- a stream that flows to a larger stream or other body of water.
- a person or nation that pays tribute in acknowledgment of subjugation or the like.
- (of a stream) flowing into a larger stream or other body of water.
- furnishing subsidiary aid; contributory.
- paying or required to pay tribute.
- paid as tribute.
- subject; subordinate: a tributary nation.
Origin of tributary
Examples from the Web for tributary
The village sits along a narrowing vein of the Rio Negro, a tributary of the mighty Amazon.Bye Bye Latté, Hello Guayusa: Why The Amazon Holds the Secret to a Cleaner, Healthier Caffeine
August 29, 2014
But I had to find my way into another passion, and with the art, it was a river flowing into a tributary.Painting for Pleasure
May 6, 2010
It proved to be the Rio Virgen --a tributary to the Colorado.The Exploring Expedition to the Rocky Mountains, Oregon and California
Brevet Col. J.C. Fremont
There was one gap in the furze at the mouth of a tributary ghyll.
They had a tributary of the Wyth River to pass on the way to Mattha's house.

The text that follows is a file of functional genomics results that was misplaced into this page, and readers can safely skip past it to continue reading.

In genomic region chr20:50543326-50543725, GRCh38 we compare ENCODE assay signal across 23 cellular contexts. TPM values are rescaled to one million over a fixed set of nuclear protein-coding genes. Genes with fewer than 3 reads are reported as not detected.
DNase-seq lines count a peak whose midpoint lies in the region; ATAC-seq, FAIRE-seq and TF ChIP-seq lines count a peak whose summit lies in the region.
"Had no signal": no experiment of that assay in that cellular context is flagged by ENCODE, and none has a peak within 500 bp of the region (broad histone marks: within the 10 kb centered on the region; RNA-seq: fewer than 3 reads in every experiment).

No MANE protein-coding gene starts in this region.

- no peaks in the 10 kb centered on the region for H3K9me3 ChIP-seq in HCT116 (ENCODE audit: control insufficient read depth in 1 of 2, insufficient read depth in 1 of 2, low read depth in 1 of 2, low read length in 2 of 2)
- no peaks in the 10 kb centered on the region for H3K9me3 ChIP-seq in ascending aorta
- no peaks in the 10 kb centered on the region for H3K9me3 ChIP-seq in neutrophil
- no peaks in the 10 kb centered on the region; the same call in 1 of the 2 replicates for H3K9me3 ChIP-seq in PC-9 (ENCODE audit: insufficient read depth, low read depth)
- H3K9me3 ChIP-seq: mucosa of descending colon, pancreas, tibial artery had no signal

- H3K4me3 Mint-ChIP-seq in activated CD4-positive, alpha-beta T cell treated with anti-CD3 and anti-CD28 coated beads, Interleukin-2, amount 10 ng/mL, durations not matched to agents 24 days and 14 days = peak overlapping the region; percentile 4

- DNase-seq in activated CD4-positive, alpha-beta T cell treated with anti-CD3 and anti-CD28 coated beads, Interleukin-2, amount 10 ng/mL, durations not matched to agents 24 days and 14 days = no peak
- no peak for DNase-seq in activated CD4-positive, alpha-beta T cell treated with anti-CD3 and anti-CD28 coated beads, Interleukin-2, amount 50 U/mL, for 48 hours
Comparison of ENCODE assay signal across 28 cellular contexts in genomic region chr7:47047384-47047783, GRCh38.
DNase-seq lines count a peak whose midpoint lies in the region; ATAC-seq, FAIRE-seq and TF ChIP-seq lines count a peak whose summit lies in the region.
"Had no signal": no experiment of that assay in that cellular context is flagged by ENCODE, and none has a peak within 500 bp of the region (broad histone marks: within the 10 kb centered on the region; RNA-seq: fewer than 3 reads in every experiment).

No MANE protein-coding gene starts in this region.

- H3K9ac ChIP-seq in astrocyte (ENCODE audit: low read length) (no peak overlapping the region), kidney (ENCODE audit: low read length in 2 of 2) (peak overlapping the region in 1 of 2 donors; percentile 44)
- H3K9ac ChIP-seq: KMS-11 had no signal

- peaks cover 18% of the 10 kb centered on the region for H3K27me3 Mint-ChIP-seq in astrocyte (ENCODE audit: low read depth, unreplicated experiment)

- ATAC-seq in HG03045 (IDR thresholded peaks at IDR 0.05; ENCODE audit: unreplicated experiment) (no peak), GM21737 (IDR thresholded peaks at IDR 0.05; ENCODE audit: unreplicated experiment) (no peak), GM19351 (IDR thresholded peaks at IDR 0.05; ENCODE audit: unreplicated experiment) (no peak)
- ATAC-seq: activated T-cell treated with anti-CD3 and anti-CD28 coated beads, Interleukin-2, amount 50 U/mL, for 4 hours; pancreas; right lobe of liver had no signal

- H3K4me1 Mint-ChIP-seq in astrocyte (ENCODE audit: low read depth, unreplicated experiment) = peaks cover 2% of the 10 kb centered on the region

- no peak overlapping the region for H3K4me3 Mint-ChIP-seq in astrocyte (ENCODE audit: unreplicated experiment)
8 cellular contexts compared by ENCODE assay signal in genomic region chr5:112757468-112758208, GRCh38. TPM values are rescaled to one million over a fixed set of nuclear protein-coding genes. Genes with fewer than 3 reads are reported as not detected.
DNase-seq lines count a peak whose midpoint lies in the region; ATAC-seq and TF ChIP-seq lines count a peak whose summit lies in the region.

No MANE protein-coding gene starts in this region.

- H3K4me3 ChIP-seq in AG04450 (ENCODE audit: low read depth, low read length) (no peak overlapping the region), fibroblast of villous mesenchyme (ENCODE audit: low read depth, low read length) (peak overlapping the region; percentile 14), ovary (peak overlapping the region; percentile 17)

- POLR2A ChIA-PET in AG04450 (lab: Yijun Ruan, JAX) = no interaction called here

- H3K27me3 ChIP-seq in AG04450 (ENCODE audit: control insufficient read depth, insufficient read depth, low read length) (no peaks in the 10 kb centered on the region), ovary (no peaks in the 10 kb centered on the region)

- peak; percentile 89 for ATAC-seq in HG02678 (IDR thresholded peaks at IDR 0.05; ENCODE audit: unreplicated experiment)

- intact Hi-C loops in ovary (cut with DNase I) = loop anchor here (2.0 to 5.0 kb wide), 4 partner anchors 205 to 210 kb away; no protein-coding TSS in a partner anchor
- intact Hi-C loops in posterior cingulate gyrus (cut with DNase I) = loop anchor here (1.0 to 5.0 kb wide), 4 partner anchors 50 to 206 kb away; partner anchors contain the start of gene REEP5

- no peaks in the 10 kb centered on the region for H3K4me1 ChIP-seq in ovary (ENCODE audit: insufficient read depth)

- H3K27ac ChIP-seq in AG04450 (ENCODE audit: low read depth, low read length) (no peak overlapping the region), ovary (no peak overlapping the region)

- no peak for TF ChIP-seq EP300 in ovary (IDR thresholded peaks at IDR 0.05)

We reached it just above the mouth of the Reed River, tributary from the north.Ten Thousand Miles with a Dog Sled
As a result of this the emperor held all Sicily subject and tributary to himself.Procopius
- a stream, river, or glacier that feeds another larger one
- a person, nation, or people that pays tribute
- (of a stream, etc) feeding a larger stream
- given or owed as a tribute
- paying tribute
Word Origin and History for tributary
late 14c., "paying tribute," from Latin tributarius "liable to tax or tribute," from tributum (see tribute). The noun sense of "one who pays tribute" is recorded from early 15c. Meaning "stream that flows into a larger body" is from 1822, from the adjective, which is recorded from 1610s in this sense.
- A stream that flows into a river, a larger stream, or a lake.